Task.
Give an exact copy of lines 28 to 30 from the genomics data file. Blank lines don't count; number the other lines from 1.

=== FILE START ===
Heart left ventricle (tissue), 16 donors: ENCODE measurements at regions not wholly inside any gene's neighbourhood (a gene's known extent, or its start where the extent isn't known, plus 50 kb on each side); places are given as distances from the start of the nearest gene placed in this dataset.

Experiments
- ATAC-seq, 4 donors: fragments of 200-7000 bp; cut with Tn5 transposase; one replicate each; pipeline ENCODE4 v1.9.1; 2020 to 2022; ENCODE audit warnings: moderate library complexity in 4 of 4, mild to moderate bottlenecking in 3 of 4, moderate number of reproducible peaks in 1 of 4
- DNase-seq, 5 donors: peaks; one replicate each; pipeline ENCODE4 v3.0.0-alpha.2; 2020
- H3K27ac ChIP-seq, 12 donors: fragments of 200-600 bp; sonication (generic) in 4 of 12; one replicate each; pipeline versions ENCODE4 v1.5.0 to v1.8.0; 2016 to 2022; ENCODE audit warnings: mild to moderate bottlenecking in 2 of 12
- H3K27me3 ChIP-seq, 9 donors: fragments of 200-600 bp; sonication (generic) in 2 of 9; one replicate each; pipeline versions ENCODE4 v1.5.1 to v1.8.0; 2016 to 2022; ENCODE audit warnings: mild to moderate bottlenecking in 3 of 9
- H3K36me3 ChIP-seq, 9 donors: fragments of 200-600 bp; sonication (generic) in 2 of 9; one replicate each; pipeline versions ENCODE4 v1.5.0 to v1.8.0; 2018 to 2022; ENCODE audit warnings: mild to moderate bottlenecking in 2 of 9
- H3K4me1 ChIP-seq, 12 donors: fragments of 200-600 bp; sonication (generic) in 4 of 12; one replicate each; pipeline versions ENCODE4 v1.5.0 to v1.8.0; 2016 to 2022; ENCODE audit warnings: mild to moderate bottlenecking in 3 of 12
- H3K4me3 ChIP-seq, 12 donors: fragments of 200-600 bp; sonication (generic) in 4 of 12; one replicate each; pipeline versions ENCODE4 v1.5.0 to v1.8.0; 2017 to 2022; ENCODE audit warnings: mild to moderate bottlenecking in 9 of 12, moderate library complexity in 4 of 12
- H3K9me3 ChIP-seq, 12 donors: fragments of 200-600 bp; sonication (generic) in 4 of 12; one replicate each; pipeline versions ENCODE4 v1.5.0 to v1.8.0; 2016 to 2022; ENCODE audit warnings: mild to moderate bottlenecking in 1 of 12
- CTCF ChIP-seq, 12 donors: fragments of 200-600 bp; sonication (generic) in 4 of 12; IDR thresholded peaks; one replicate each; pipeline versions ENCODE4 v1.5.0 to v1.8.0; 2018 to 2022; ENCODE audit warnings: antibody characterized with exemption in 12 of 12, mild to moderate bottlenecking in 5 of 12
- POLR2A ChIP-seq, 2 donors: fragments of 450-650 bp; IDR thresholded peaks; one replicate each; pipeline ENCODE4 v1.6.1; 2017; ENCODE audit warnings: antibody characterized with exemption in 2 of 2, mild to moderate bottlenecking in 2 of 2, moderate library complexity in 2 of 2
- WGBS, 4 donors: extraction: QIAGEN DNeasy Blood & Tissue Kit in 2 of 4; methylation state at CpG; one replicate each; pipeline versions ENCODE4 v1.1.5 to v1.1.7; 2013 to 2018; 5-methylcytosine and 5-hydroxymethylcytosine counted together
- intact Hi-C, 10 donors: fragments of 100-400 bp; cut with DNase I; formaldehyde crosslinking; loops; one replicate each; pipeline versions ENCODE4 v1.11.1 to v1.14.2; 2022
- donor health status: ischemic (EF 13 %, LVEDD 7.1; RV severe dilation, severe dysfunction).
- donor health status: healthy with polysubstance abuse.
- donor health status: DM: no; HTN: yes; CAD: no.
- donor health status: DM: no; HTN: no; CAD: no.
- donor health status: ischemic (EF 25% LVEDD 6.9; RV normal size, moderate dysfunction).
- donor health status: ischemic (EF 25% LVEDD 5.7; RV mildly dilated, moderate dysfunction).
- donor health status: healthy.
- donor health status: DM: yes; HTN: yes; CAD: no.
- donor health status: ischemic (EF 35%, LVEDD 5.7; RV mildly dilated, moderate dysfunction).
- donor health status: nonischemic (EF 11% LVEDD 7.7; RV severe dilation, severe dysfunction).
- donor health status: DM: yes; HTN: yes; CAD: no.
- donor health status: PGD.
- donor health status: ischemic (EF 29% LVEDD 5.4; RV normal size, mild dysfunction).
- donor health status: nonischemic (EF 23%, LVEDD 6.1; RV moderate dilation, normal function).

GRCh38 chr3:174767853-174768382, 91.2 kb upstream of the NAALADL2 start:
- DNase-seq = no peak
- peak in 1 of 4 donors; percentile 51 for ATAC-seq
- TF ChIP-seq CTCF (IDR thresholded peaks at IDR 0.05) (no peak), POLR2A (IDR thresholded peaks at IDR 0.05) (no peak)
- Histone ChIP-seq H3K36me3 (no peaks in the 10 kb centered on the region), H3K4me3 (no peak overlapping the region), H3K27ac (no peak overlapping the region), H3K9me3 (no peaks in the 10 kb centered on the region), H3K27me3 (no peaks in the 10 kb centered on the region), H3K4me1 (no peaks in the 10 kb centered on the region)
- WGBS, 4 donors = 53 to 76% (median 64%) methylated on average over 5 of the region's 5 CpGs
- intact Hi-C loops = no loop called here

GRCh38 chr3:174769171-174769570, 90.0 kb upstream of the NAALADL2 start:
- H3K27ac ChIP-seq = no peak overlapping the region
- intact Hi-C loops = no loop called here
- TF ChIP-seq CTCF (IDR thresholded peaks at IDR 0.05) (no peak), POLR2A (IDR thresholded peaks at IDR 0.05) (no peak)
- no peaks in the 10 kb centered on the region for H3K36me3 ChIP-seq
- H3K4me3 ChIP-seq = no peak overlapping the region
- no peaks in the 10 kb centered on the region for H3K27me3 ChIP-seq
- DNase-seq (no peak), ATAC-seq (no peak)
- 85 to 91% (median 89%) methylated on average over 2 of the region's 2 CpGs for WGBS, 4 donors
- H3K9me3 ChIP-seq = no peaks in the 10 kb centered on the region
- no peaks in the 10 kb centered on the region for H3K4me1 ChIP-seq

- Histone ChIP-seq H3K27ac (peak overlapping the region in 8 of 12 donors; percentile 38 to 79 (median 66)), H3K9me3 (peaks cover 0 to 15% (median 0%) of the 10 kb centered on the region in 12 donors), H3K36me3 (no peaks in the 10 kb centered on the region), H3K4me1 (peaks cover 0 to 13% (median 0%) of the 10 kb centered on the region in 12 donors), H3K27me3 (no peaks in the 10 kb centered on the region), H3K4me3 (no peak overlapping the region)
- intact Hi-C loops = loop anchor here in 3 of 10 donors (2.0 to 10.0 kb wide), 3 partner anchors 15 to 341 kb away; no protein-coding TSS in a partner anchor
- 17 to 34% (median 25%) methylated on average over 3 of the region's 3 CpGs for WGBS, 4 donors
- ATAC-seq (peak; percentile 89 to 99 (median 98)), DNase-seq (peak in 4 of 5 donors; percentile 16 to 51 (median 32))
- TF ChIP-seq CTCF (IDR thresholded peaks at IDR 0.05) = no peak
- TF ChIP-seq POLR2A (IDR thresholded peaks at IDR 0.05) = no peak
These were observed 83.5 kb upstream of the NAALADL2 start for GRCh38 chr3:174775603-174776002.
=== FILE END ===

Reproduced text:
- donor health status: nonischemic (EF 23%, LVEDD 6.1; RV moderate dilation, normal function).

GRCh38 chr3:174767853-174768382, 91.2 kb upstream of the NAALADL2 start:
- DNase-seq = no peak